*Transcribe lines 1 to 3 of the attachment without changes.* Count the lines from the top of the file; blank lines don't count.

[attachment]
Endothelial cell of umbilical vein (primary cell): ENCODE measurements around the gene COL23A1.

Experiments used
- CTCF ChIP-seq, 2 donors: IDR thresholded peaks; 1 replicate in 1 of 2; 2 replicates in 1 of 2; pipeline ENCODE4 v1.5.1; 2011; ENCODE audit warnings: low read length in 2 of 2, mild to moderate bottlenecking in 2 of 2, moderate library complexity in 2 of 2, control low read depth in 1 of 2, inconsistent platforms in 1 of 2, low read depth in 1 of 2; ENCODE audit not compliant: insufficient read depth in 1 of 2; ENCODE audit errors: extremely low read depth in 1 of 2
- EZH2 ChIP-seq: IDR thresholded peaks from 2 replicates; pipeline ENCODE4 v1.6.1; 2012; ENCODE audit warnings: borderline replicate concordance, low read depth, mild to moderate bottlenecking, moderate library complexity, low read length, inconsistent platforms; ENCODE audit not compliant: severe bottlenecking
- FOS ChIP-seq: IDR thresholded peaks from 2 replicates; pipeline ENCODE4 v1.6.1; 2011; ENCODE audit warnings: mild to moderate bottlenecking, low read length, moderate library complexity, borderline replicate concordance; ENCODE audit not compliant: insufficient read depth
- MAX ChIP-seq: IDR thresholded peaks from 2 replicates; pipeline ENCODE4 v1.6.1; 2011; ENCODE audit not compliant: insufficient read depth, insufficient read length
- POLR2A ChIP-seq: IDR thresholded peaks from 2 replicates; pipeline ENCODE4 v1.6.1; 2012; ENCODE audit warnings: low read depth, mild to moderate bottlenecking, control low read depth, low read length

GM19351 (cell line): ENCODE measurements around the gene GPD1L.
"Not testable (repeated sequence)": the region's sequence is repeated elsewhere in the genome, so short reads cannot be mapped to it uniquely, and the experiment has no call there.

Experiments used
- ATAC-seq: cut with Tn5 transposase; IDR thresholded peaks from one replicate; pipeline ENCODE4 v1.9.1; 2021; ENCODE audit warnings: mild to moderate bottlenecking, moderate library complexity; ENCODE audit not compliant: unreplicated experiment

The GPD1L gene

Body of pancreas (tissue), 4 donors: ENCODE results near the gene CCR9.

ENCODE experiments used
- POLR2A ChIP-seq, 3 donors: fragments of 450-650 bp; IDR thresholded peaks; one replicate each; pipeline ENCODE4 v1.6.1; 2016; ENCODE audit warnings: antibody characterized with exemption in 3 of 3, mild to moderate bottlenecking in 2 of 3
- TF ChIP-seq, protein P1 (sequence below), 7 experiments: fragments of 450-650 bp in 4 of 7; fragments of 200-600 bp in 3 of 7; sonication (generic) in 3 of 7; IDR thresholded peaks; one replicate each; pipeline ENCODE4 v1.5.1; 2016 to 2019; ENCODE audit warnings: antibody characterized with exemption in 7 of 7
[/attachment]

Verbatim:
Endothelial cell of umbilical vein (primary cell): ENCODE measurements around the gene COL23A1.

Experiments used
- CTCF ChIP-seq, 2 donors: IDR thresholded peaks; 1 replicate in 1 of 2; 2 replicates in 1 of 2; pipeline ENCODE4 v1.5.1; 2011; ENCODE audit warnings: low read length in 2 of 2, mild to moderate bottlenecking in 2 of 2, moderate library complexity in 2 of 2, control low read depth in 1 of 2, inconsistent platforms in 1 of 2, low read depth in 1 of 2; ENCODE audit not compliant: insufficient read depth in 1 of 2; ENCODE audit errors: extremely low read depth in 1 of 2